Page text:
In cemeteries throughout Australia, gravestones hint at our history – tales of early settlement, unsolved murders, love lost, mystery, tragedy, health epidemics, scandal and sacrifice. Grave Tales reveals more than the headstone can ever convey by tracing the tumultuous journeys that lead to these final resting places.
Grave Tales Brisbane Vol. 1 visits five Brisbane cemeteries and features people who willingly or unwilling, were participants in events that made local and national headlines. They may have lived in the same suburbs, streets, and even the same houses as exist now, or unexpectantly came to rest in a Brisbane cemetery.
Meet the train driver who died on the Samford Range with 14 of his passengers; the working girl who caught the Pearl ferry and perished in the river; the Jack the Ripper suspect who had 20 wives, mostly all at once; the only woman ever hanged in Queensland; a boxer who should have been world champ but was a victim of the race card; a soldier who wanted to die with Harry ‘Breaker’ Morant; and more.More info →
In the second book in the exciting Grave Tales series, we begin the journey in Great Ocean Road Country and visit established cemeteries and burial places off-the-beaten-track to feature people who willingly or unwillingly were participants in events that made local and national headlines. They may have lived in the same suburbs, streets, and even the same houses as exist now, or unexpectantly came to rest between Geelong and Port Fairy.
Meet the ladies of the lighthouse who led an isolated life; the unionist shot in an affray; the stage actor whose career ended too soon; the men who sighted the fabled Mahogany Ship; the two survivors of a shipwreck that everyone wanted to see married, but it wasn’t to be; the inventor of the Ute and what inspired his unusual design; and the lady who rests in a ‘donated’ isolated beach grave.More info →
In the third book in the exciting Grave Tales series, journalists Helen Goltz and Chris Adams unearth Sydney’s interesting tales. Join them for a walk through some of Sydney’s oldest cemeteries to get an insight into the incredible lives of relatively unknown Australians. Using gravestones as their starting points they have meticulously researched a curated selection of headstones to uncover the secrets of the past.
Some highlights include –
- The story of Henry O’Farrell, our first would-be assassin – who in 1868 had tried to kill Queen Victoria’s son. He failed, but was nonetheless executed with indecent haste, despite the fact he had long been suffering from a mental breakdown.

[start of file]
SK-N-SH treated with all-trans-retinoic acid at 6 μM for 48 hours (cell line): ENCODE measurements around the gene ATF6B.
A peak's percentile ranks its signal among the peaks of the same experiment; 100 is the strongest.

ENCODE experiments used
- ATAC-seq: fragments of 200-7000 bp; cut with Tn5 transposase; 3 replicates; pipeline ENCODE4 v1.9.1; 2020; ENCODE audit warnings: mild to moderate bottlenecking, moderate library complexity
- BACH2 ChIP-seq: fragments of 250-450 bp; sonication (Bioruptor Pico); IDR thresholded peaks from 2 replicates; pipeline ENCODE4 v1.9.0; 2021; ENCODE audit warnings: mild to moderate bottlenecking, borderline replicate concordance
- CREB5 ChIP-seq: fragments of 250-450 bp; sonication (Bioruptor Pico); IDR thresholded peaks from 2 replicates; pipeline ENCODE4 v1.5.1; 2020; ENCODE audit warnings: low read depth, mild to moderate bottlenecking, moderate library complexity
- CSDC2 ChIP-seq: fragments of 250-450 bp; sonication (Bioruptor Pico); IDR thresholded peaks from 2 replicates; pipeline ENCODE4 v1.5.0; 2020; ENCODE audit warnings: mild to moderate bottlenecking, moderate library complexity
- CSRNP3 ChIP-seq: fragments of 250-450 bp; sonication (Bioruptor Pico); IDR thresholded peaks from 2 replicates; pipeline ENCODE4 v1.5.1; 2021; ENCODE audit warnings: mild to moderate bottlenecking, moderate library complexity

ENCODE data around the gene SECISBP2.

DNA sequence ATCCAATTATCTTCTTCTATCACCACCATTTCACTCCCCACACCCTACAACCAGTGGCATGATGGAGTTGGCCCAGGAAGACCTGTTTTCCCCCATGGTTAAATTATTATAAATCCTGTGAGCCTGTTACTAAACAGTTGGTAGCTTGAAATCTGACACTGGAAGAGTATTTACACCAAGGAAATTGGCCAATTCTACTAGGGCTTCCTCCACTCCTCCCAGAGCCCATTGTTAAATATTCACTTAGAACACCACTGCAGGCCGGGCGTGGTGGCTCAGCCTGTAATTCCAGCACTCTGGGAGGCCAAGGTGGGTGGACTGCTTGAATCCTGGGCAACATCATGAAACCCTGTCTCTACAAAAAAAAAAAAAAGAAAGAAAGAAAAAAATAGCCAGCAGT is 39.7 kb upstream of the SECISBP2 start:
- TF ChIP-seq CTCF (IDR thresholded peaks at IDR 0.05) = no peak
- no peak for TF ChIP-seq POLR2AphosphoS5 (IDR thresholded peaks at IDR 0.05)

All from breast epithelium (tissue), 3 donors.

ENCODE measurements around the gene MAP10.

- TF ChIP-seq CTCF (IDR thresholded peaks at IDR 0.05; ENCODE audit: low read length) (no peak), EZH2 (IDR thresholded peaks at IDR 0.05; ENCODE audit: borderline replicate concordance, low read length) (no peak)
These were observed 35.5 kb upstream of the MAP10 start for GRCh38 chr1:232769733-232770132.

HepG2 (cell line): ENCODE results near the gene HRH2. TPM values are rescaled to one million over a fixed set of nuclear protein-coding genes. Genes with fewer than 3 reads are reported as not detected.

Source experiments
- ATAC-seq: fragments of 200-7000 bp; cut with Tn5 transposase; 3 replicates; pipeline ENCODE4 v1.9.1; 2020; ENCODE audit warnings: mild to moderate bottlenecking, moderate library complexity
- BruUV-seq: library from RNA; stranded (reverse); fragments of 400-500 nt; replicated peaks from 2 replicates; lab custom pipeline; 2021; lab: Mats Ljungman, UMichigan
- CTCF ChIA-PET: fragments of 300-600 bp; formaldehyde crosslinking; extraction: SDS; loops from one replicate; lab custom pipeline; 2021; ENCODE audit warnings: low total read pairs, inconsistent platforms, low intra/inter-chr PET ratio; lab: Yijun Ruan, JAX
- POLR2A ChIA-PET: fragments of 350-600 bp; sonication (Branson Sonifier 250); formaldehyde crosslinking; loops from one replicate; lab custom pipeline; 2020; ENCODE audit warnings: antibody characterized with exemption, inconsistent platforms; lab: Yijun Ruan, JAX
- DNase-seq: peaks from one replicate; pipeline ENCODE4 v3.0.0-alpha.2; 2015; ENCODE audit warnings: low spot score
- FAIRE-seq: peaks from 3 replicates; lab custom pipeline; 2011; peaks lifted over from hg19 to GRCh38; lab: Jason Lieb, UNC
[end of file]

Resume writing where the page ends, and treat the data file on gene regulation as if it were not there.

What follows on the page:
- The story of the tragic deaths of all but one of the 122 passengers of the Dunbar, which crashed and sank as it pulled into Sydney Heads, right at the end of its long journey from London. The sole survivor, James Johnson was found two days later, clinging to the rock ledges of The Gap amidst the debris of body parts in the sea below.
- The unremarkable grave of Patrick Brady does little to reflect his life as an expert forger, or his close links to the Coogee Shark Arm Murders of 1935 which gripped the country and remain unsolved today.
Also featuring detailed reflections on more well-known Australians such as Juanita Nielsen, Dorothea Mackellar and Arthur Stace, the book paints an incredible picture of Sydney’s past.More info →
Take a journey along the Bruce Highway and enjoy these stories of trailblazers, heroes, victims and everyday people caught up in extraordinary events.
From the Sunshine Coast to Cooktown, read about how two nurses in Maryborough in 1905 gave their lives to save a town from an outbreak of pneumonic plague; the unsolved mystery of how Mollie Thompson’s body ended up in an impossibly hard to reach water reservoir; the migrant who created his dream and shared it with generations; the mother and her five children who lost their lives in the Mackay cyclone; how gold fever saved the state from going broke; why the first person to be hanged in Rockhampton goal was a bent cop; the inscription on a tree on the Sunshine Coast that reflects a tumultuous sea journey; and the 13 RAAF members who came to rest permanently in Townsville, to name a few.
‘Grave Tales’ features people who willingly or unwilling were participants in events that made headlines. These people may have lived in the same suburbs, streets, and even the same houses as exist now.More info →